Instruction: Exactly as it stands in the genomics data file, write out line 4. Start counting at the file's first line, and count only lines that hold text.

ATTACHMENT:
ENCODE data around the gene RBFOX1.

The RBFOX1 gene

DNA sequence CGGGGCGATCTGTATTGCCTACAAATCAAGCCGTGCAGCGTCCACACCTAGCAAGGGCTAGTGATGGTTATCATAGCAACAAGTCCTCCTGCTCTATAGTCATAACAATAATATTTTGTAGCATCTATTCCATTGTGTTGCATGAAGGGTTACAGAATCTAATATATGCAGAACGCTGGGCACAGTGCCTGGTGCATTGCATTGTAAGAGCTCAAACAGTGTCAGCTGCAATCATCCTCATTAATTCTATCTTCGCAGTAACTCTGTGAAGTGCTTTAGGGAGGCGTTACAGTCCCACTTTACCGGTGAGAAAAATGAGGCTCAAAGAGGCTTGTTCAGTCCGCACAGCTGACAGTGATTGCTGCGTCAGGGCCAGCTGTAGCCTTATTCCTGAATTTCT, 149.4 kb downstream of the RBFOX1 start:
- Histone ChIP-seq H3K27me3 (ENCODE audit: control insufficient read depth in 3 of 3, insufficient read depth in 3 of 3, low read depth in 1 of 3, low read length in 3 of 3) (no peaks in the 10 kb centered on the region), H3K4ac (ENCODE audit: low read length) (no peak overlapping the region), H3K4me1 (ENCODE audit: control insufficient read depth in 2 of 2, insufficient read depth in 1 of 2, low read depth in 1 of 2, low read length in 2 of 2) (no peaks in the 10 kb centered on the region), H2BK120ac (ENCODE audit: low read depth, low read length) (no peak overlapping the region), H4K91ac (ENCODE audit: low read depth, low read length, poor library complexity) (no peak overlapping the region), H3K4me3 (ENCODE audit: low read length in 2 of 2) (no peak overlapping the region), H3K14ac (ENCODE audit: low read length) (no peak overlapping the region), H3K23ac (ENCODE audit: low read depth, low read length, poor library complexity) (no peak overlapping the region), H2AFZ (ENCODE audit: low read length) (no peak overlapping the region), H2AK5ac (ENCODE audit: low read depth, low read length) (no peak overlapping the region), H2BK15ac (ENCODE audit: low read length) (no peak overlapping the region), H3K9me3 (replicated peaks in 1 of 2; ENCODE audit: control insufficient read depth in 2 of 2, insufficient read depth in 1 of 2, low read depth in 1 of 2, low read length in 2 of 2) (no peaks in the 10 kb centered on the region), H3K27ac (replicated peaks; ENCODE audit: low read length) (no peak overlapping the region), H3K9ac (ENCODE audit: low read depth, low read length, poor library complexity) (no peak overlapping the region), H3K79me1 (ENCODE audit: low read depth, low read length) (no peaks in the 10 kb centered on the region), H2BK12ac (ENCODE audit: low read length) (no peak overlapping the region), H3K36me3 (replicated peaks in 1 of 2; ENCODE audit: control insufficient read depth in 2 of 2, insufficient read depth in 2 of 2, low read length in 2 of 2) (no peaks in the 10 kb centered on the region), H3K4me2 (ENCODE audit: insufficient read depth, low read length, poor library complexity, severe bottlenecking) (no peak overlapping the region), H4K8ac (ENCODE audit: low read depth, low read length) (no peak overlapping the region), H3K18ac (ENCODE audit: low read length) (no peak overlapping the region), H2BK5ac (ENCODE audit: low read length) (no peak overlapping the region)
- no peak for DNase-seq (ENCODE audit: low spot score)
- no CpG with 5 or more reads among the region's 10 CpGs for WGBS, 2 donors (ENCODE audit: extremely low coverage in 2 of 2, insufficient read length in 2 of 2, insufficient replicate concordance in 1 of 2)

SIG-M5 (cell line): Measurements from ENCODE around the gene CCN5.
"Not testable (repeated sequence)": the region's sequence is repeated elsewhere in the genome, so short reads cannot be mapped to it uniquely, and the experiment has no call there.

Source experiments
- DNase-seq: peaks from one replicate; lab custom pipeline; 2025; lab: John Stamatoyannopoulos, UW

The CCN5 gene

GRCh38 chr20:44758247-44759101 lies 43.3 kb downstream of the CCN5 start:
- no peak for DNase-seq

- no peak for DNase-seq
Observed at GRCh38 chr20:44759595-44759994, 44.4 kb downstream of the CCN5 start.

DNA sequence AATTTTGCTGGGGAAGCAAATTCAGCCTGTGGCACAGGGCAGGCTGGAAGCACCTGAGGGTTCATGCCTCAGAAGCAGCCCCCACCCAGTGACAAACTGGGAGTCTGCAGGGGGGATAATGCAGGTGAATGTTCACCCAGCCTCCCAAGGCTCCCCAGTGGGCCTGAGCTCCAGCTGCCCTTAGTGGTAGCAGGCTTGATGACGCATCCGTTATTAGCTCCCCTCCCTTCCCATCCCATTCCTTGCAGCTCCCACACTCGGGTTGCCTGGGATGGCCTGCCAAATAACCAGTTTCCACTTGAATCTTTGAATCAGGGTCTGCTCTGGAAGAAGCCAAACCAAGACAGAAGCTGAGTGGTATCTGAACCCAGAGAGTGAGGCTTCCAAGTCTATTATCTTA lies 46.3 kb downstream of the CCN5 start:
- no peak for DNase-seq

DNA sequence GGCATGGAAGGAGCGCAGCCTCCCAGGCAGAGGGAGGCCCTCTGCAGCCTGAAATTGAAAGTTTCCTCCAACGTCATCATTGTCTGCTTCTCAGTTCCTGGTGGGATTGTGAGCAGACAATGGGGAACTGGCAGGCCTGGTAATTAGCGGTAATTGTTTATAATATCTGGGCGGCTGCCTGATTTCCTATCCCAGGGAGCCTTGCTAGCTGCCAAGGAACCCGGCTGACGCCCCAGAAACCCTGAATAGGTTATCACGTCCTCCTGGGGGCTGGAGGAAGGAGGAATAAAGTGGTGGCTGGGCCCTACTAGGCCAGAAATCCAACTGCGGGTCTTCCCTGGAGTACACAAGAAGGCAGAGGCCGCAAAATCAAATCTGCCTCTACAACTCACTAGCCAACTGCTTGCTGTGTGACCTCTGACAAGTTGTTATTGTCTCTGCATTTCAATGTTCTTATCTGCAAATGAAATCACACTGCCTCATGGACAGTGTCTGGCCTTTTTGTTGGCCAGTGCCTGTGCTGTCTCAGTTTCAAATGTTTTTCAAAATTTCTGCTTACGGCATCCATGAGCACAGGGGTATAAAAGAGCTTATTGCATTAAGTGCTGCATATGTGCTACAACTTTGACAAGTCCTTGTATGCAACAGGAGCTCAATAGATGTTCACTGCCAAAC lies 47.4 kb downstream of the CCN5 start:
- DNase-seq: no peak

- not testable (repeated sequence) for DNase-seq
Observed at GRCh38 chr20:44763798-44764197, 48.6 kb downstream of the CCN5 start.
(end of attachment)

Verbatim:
- Histone ChIP-seq H3K27me3 (ENCODE audit: control insufficient read depth in 3 of 3, insufficient read depth in 3 of 3, low read depth in 1 of 3, low read length in 3 of 3) (no peaks in the 10 kb centered on the region), H3K4ac (ENCODE audit: low read length) (no peak overlapping the region), H3K4me1 (ENCODE audit: control insufficient read depth in 2 of 2, insufficient read depth in 1 of 2, low read depth in 1 of 2, low read length in 2 of 2) (no peaks in the 10 kb centered on the region), H2BK120ac (ENCODE audit: low read depth, low read length) (no peak overlapping the region), H4K91ac (ENCODE audit: low read depth, low read length, poor library complexity) (no peak overlapping the region), H3K4me3 (ENCODE audit: low read length in 2 of 2) (no peak overlapping the region), H3K14ac (ENCODE audit: low read length) (no peak overlapping the region), H3K23ac (ENCODE audit: low read depth, low read length, poor library complexity) (no peak overlapping the region), H2AFZ (ENCODE audit: low read length) (no peak overlapping the region), H2AK5ac (ENCODE audit: low read depth, low read length) (no peak overlapping the region), H2BK15ac (ENCODE audit: low read length) (no peak overlapping the region), H3K9me3 (replicated peaks in 1 of 2; ENCODE audit: control insufficient read depth in 2 of 2, insufficient read depth in 1 of 2, low read depth in 1 of 2, low read length in 2 of 2) (no peaks in the 10 kb centered on the region), H3K27ac (replicated peaks; ENCODE audit: low read length) (no peak overlapping the region), H3K9ac (ENCODE audit: low read depth, low read length, poor library complexity) (no peak overlapping the region), H3K79me1 (ENCODE audit: low read depth, low read length) (no peaks in the 10 kb centered on the region), H2BK12ac (ENCODE audit: low read length) (no peak overlapping the region), H3K36me3 (replicated peaks in 1 of 2; ENCODE audit: control insufficient read depth in 2 of 2, insufficient read depth in 2 of 2, low read length in 2 of 2) (no peaks in the 10 kb centered on the region), H3K4me2 (ENCODE audit: insufficient read depth, low read length, poor library complexity, severe bottlenecking) (no peak overlapping the region), H4K8ac (ENCODE audit: low read depth, low read length) (no peak overlapping the region), H3K18ac (ENCODE audit: low read length) (no peak overlapping the region), H2BK5ac (ENCODE audit: low read length) (no peak overlapping the region)